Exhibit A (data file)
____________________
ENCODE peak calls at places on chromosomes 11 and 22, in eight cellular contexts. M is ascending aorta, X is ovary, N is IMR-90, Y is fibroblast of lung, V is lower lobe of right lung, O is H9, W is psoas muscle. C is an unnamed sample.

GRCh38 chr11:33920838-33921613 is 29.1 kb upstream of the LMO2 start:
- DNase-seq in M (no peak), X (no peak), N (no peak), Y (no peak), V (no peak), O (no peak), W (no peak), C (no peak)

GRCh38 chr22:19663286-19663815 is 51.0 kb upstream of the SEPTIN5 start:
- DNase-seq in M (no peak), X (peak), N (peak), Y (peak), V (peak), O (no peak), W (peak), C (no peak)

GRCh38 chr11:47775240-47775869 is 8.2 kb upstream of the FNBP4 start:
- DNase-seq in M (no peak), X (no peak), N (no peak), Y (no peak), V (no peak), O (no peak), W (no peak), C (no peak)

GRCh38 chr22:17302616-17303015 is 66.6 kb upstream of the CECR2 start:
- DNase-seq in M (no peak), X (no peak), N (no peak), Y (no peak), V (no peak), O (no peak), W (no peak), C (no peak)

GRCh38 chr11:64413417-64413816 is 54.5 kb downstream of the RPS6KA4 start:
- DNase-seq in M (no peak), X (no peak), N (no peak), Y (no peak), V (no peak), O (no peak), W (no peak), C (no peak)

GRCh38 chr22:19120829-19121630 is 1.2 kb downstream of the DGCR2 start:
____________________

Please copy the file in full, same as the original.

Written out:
ENCODE peak calls at places on chromosomes 11 and 22, in eight cellular contexts. M is ascending aorta, X is ovary, N is IMR-90, Y is fibroblast of lung, V is lower lobe of right lung, O is H9, W is psoas muscle. C is an unnamed sample.

GRCh38 chr11:33920838-33921613 is 29.1 kb upstream of the LMO2 start:
- DNase-seq in M (no peak), X (no peak), N (no peak), Y (no peak), V (no peak), O (no peak), W (no peak), C (no peak)

GRCh38 chr22:19663286-19663815 is 51.0 kb upstream of the SEPTIN5 start:
- DNase-seq in M (no peak), X (peak), N (peak), Y (peak), V (peak), O (no peak), W (peak), C (no peak)

GRCh38 chr11:47775240-47775869 is 8.2 kb upstream of the FNBP4 start:
- DNase-seq in M (no peak), X (no peak), N (no peak), Y (no peak), V (no peak), O (no peak), W (no peak), C (no peak)

GRCh38 chr22:17302616-17303015 is 66.6 kb upstream of the CECR2 start:
- DNase-seq in M (no peak), X (no peak), N (no peak), Y (no peak), V (no peak), O (no peak), W (no peak), C (no peak)

GRCh38 chr11:64413417-64413816 is 54.5 kb downstream of the RPS6KA4 start:
- DNase-seq in M (no peak), X (no peak), N (no peak), Y (no peak), V (no peak), O (no peak), W (no peak), C (no peak)

GRCh38 chr22:19120829-19121630 is 1.2 kb downstream of the DGCR2 start: